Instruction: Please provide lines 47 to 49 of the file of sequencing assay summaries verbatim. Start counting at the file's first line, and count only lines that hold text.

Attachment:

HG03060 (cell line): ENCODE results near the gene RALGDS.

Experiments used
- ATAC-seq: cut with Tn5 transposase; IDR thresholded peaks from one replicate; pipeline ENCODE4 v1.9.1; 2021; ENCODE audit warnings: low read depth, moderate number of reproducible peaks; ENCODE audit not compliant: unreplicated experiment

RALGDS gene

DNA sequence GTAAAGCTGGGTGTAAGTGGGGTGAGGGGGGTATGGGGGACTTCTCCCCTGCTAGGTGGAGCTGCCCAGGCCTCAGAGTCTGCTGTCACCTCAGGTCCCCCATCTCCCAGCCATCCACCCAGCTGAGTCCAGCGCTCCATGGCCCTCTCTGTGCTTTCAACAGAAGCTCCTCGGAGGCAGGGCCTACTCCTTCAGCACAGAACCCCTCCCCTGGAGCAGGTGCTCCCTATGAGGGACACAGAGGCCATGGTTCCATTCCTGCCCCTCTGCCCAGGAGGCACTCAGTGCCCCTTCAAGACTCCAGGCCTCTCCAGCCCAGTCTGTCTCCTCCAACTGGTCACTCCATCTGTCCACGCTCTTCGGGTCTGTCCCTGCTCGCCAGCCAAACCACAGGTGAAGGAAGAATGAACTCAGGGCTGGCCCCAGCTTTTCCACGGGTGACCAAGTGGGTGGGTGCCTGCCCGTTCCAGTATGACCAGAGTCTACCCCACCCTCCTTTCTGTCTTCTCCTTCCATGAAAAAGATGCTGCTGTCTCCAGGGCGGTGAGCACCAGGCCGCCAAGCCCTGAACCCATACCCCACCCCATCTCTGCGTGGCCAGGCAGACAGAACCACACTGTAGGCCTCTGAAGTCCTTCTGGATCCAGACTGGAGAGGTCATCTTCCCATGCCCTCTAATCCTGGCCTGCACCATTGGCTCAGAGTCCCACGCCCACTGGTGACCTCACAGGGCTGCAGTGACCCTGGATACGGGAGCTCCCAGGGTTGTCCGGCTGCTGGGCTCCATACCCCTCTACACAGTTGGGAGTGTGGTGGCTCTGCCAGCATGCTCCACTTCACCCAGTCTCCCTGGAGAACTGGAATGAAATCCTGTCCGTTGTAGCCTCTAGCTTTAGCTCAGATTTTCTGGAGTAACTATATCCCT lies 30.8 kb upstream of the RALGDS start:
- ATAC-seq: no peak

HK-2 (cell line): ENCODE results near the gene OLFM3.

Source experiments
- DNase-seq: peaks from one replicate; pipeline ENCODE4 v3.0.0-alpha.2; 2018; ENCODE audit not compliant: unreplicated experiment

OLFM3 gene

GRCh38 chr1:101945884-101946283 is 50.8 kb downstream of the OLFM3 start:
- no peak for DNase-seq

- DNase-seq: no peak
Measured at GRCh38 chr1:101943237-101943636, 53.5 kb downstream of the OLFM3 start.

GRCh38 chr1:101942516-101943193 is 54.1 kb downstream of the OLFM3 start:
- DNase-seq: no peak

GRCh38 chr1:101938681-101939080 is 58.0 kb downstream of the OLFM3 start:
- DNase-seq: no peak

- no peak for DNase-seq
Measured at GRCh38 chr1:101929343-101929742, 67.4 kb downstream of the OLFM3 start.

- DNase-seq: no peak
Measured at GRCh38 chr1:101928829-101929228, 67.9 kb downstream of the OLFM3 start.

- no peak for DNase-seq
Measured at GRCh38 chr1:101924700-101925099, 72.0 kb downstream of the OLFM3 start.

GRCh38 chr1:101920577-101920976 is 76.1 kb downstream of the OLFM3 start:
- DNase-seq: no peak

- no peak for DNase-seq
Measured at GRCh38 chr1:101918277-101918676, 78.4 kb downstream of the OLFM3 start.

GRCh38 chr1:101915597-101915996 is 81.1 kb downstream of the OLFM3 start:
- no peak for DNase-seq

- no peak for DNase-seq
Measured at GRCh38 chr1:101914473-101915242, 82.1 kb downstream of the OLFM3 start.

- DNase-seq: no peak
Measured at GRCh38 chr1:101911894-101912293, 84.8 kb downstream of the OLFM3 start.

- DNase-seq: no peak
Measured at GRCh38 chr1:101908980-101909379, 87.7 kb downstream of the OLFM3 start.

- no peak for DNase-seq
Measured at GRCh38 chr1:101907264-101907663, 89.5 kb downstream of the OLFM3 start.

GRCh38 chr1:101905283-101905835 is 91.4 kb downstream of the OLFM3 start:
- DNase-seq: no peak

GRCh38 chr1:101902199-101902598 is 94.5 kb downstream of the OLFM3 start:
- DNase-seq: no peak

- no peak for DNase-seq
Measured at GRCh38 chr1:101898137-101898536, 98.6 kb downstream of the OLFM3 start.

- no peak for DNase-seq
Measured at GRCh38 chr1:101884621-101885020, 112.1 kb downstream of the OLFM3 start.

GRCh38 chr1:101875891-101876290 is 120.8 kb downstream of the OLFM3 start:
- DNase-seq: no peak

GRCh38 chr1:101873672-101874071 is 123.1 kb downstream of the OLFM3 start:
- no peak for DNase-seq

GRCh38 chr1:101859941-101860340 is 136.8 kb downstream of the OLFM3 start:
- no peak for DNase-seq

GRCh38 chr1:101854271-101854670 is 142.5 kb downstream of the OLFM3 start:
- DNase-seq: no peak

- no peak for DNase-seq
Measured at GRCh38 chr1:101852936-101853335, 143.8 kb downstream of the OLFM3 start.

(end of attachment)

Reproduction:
GRCh38 chr1:101875891-101876290 is 120.8 kb downstream of the OLFM3 start:
- DNase-seq: no peak

GRCh38 chr1:101873672-101874071 is 123.1 kb downstream of the OLFM3 start: